One of my favorite cool facts about the Rocky Mountains is that it lies across the Continental Divide.  One road crosses this, connecting one side of the park to the other.  The park’s Trail Ridge Road is not only the highest continuous paved highway in the US, it’s also one of the most scenic drives in the country. 

Here you’ll enjoy expansive mountain view, wildlife sightings, and stunning wildflower-covered alpine meadows.

Trail Ridge Road was built in 1932.  It connects Estes Park in the east and Grand Lake in the west, rising above the tree line and crossing tundra as it rises to its highest point, 12,183 feet.   Be sure to visit the Alpine Visitor Center, the highest visitor center in the entire National Park Service system (11,796 feet | 3,595m).

The road is scenic, but if you plan to drive it, be aware that it closes in winter (October – May) due to heavy snowfall.

READ MORE: Natural History of Trail Ridge Road, A: Rocky Mountain National Park’s Highway to the Sky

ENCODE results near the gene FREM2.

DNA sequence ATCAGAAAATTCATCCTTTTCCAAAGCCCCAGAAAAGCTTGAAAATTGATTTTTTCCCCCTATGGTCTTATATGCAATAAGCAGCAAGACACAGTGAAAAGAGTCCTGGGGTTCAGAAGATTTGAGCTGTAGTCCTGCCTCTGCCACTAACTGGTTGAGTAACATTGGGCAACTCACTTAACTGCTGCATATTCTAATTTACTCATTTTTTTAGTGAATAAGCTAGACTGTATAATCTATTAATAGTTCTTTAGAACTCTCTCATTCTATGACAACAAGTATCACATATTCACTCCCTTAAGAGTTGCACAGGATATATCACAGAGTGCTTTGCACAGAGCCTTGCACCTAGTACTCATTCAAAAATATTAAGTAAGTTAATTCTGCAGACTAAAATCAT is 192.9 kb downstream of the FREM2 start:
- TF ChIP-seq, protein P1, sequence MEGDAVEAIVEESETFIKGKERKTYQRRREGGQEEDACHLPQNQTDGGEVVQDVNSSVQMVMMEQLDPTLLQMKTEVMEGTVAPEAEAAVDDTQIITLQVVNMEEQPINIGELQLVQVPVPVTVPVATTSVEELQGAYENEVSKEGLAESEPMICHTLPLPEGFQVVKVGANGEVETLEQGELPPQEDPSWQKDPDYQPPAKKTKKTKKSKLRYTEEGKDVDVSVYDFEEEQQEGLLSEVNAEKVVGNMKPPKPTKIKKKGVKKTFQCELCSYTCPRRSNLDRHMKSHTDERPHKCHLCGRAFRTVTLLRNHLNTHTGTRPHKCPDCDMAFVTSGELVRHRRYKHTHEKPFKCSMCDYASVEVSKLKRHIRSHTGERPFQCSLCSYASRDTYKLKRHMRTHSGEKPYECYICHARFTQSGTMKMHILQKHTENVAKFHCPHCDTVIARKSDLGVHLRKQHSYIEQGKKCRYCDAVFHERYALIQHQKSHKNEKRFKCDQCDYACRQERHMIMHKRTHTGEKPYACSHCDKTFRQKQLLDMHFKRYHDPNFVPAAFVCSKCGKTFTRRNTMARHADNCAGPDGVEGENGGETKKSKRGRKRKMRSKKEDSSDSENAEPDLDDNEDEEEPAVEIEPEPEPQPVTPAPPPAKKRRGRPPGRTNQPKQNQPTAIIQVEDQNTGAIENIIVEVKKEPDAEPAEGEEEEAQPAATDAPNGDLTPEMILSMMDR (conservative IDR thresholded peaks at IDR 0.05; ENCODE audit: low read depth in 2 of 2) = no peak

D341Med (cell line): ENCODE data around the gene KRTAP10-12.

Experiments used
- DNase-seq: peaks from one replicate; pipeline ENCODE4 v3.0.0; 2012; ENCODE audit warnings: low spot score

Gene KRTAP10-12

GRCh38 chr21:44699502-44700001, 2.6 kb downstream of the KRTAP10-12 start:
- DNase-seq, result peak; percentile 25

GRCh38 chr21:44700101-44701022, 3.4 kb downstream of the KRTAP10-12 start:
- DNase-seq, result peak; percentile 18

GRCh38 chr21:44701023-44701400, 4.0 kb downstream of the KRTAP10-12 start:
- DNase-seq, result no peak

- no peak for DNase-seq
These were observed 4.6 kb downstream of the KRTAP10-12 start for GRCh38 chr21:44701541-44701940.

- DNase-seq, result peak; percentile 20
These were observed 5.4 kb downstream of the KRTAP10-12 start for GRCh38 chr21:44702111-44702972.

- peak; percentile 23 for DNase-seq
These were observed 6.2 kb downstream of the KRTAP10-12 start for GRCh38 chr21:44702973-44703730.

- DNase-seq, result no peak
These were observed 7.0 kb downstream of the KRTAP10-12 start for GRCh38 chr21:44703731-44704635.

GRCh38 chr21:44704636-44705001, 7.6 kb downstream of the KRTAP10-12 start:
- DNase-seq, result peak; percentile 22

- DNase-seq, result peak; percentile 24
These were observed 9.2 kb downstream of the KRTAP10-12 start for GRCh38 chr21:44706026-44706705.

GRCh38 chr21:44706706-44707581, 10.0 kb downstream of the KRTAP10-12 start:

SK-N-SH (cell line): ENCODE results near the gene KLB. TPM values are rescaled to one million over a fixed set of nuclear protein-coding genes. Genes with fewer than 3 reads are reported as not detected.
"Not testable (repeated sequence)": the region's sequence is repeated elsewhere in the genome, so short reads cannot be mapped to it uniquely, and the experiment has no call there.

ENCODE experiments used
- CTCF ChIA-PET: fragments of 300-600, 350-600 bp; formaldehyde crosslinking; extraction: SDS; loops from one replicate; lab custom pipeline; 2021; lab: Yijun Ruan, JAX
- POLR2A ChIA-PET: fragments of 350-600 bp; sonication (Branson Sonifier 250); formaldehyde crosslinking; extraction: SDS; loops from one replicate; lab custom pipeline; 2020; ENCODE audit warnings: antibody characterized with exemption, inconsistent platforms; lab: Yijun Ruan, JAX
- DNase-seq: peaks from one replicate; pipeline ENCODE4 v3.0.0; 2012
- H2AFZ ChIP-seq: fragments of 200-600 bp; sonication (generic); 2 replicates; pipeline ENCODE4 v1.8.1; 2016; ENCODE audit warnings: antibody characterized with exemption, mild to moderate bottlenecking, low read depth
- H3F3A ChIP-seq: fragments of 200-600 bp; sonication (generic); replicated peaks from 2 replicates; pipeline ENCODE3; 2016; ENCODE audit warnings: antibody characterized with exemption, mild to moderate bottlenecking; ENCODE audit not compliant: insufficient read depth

4. Rocky Mountain National Park is a true wilderness

More than 95% (almost 250,000 acres) of the Rocky Mountain National Park was officially designated as wilderness by Congress in 2009.  This helps protect the park’s alpine peaks, delicate tundra, meadows, and forests.  

If you really want to head out into the wilderness, you’ll a backcountry permit for wilderness camping. Also be ‘bear aware’.  Between April 1 and October 31, all food items and garbage must be secured inside a hard sided bear-resistant food storage canister.

READ MORE: Memories of Rocky Mountain National Park

5. Rocky Mountain National Park has 355 miles of hiking trails